Scientists from the University of Missouri find exposing mice prenatally to chemicals used in fracking may harm the fertility of female mice, suggesting that damaging reproductive health outcomes might also be likely in humans.
Hydraulic fracturing, or fracking, is a technique designed to recover gas and oil from shale rock. The process involves drilling down into the earth and directing a high-pressure water mixture – of water, sand, and chemicals – into the rock to release the gas inside.
The term fracking refers to how the rock is fractured apart by the high-pressure mixture.
Researchers say that the new study, published in the Endocrine Society’s journal Endocrinology, is the first study to find a link between exposure to fracking chemicals and adverse reproductive and developmental repercussions in female mice.
Previous research has found that fracking chemicals are endocrine-disrupting chemicals (EDCs) – that is, they cause adverse health effects by interfering with hormones in the body.
The body’s hormones – the chemical messengers that regulate respiration, reproduction, metabolism, growth, and other biological functions – are mimicked or blocked by EDCs.
EDCs are found in products such as food, toys, and cosmetics, as well as throughout the environment.
According to the Endocrine Society’s 2015 Scientific Statement, more than 1,300 studies have linked EDCs to severe health conditions that include male and female reproductive disorders, obesity, diabetes, immune and thyroid disorders, osteoporosis, Parkinson’s disease, hormone-related cancers, and neurological disorders.
Industry-reported data reveal that oil and gas wells fracked across the United States between 2005-2015 used at least 5 billion pounds of hydrochloric acid, and 1.2 billion pounds of petroleum distillates, which causes throat, lung, and eye irritation, dizziness and nausea and can be composed of toxic and cancer-causing agents. They also found in that period that 445 million pounds of methanol was used, which is suspected of causing birth defects.
A recent study by Yale University evaluated available data on 1,021 chemicals used in fracking and concluded that 157 of them – chemicals such as arsenic, benzene, cadmium, lead, formaldehyde, chlorine, and mercury – were associated with either developmental or reproductive toxicity.
Mice were exposed to 23 chemicals commonly used in fracking and gas and oil development to observe the effect they have on the main hormones. The 23 oil and gas chemicals were mixed by scientists in four different concentrations, ranging from those found in drinking water and groundwater, to levels found in industry wastewater.
The chemical mixtures were given to pregnant mice in their drinking water on day 11 of pregnancy until they gave birth.
“The evidence indicates that developmental exposure to fracking and drilling chemicals may pose a threat to fertility in animals and potentially people,” says the study’s senior author Susan C. Nagel, Ph.D., of the University of Missouri.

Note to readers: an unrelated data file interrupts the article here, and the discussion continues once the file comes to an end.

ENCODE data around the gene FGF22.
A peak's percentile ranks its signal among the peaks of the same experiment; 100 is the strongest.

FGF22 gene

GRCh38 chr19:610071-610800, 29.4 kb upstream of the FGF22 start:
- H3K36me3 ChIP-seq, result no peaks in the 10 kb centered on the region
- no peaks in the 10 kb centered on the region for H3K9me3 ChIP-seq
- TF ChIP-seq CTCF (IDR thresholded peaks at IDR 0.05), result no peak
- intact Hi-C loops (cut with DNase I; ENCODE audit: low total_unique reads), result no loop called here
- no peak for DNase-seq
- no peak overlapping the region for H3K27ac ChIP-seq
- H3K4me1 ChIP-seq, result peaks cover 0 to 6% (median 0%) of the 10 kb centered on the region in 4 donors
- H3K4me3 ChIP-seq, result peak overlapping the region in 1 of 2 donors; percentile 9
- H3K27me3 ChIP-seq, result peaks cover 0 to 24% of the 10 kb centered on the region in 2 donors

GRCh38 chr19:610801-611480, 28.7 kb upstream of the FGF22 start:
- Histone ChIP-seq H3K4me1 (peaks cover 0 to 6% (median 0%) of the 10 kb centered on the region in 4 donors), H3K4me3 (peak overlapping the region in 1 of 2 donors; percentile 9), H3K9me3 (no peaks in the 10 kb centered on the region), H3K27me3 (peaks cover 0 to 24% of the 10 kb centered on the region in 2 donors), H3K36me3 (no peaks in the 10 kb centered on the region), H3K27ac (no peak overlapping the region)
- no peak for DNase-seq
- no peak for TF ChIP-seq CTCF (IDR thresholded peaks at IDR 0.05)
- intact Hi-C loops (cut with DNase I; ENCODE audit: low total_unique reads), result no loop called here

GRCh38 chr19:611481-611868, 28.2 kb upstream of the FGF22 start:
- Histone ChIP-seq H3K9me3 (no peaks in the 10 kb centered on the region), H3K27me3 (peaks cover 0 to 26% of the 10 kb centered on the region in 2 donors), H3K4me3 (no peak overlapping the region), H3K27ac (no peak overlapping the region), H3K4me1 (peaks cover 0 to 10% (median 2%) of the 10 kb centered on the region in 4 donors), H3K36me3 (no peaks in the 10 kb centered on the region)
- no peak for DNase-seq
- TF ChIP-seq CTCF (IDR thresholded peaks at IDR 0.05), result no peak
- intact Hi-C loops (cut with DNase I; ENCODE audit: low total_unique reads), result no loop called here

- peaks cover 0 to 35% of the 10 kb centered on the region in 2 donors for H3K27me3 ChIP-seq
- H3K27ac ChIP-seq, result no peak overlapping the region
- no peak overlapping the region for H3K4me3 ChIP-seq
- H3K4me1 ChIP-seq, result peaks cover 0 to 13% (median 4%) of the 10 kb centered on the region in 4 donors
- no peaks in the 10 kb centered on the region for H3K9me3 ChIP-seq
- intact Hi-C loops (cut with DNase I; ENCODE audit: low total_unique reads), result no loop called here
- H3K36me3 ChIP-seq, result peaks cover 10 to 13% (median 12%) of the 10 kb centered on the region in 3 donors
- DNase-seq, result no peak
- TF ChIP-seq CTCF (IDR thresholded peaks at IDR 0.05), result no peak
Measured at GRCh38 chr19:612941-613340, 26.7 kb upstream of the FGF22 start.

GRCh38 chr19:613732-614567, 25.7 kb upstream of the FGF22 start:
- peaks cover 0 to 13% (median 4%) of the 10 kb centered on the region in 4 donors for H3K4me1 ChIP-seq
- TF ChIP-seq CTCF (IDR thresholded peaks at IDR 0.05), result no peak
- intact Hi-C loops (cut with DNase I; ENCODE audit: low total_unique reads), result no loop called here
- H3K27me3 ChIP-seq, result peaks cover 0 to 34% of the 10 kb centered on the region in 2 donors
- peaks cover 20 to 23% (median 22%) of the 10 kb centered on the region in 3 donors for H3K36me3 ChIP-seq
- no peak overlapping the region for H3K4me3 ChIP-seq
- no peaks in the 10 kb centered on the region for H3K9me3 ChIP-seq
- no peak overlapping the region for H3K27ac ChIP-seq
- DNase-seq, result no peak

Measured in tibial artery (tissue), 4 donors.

“Negative outcomes were observed even in mice exposed to the lowest dose of chemicals, which was lower than the concentrations found in groundwater at some locations with past oil and gas wastewater spills,” she adds.
Female offspring from the mice that received the various chemical mixtures were compared with a control group of female mice that were not exposed.
Research showed that, compared with the control group, the mice exposed to fracking chemicals had lower levels of the hormones prolactin, follicle stimulating hormone (FSH), and luteinizing hormone, which are related to reproductive health.
Mice that received the lowest doses of the chemical mixture had fewer ovarian follicles – the pockets where eggs are stored – suggesting that those exposed mice may have fewer eggs and, as a result, a shorter period of fertility than the control mice. Exposure to the highest dose of chemicals increased the number of ovarian follicles in the mice, which could suggest inappropriate follicle activation and eventual follicle death.
Another difference between the exposed and non-exposed mice was that the mice exposed in utero weighed 10 percent more at 21 days of age, had increased heart weights, and displayed other indicators of abnormal heart muscle thickening not seen in the control group.
“Female mice that were exposed to commonly used fracking chemicals in utero showed signs of reduced fertility, including alterations in the development of the ovarian follicles and pituitary and reproductive hormone concentrations.”
Susan C. Nagel, Ph.D.
“These findings build on our previous research, which found exposure to the same chemicals was tied to reduced sperm counts in male mice. Our studies suggest adverse developmental and reproductive health outcomes might be expected in humans and animals exposed to chemicals in regions with oil and gas drilling activity,” Nagel concludes.